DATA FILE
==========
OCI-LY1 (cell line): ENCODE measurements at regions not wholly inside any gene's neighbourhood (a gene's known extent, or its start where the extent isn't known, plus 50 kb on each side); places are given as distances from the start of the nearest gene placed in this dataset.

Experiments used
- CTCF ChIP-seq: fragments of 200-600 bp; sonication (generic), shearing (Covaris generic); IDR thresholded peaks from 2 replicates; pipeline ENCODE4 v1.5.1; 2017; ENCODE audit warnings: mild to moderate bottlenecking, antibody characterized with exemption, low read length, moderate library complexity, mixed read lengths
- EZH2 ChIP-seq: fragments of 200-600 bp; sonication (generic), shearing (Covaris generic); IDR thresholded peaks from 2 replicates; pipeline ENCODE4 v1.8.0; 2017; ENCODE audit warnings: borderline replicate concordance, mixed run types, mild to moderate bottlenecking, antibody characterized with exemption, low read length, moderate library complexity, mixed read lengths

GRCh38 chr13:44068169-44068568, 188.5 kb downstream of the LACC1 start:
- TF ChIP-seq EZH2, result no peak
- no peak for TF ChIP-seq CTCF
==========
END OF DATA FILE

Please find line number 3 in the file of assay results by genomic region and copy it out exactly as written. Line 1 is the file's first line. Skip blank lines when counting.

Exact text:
- CTCF ChIP-seq: fragments of 200-600 bp; sonication (generic), shearing (Covaris generic); IDR thresholded peaks from 2 replicates; pipeline ENCODE4 v1.5.1; 2017; ENCODE audit warnings: mild to moderate bottlenecking, antibody characterized with exemption, low read length, moderate library complexity, mixed read lengths